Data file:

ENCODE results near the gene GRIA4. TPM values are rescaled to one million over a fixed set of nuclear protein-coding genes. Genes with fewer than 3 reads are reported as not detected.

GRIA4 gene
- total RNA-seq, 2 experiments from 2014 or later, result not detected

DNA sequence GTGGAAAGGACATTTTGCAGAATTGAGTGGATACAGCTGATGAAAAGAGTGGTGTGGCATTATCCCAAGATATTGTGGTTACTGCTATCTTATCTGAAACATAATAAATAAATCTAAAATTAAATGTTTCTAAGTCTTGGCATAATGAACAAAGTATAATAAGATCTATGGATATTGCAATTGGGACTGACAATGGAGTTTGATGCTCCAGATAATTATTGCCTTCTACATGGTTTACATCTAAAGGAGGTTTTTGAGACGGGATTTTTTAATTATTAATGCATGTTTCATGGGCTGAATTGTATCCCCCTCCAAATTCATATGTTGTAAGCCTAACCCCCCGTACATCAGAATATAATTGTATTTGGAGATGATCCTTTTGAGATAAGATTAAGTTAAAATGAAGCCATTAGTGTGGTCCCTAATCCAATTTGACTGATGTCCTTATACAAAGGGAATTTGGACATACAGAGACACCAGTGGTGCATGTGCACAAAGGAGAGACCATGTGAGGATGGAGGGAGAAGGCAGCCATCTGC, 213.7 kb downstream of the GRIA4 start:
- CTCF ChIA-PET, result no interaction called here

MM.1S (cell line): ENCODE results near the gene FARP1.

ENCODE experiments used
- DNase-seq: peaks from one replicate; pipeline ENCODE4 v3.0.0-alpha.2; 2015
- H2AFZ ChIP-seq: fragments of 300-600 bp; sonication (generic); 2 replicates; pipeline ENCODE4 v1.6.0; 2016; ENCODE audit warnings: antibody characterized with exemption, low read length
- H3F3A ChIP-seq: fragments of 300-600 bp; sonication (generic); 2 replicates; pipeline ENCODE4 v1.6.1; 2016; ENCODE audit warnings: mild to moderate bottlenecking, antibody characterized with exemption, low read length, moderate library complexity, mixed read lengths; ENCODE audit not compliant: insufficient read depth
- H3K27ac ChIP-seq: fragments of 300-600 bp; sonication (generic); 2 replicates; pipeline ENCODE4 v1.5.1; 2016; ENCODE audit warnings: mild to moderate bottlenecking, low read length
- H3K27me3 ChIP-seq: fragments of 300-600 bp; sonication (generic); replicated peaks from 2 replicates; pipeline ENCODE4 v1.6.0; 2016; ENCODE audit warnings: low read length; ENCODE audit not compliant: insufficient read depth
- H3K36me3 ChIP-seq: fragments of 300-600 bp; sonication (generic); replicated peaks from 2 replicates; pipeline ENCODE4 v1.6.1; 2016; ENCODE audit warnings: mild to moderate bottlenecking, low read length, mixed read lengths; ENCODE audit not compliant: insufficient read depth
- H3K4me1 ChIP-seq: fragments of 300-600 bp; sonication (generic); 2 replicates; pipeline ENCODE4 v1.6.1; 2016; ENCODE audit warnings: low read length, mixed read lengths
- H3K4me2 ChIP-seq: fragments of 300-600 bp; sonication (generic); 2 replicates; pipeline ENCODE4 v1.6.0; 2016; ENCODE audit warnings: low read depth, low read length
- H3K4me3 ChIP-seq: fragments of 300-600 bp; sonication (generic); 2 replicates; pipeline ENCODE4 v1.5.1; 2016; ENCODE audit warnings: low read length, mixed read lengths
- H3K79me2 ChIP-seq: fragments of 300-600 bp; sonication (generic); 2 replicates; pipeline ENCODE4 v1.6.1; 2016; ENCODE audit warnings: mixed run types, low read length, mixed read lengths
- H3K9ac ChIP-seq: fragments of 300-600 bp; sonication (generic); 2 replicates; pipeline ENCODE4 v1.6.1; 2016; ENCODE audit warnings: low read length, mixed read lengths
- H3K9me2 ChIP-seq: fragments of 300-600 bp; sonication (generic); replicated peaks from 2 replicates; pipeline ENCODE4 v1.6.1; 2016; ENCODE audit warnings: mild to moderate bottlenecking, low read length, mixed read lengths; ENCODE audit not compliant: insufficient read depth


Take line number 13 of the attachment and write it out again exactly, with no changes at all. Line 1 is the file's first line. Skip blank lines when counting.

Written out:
- H3K36me3 ChIP-seq: fragments of 300-600 bp; sonication (generic); replicated peaks from 2 replicates; pipeline ENCODE4 v1.6.1; 2016; ENCODE audit warnings: mild to moderate bottlenecking, low read length, mixed read lengths; ENCODE audit not compliant: insufficient read depth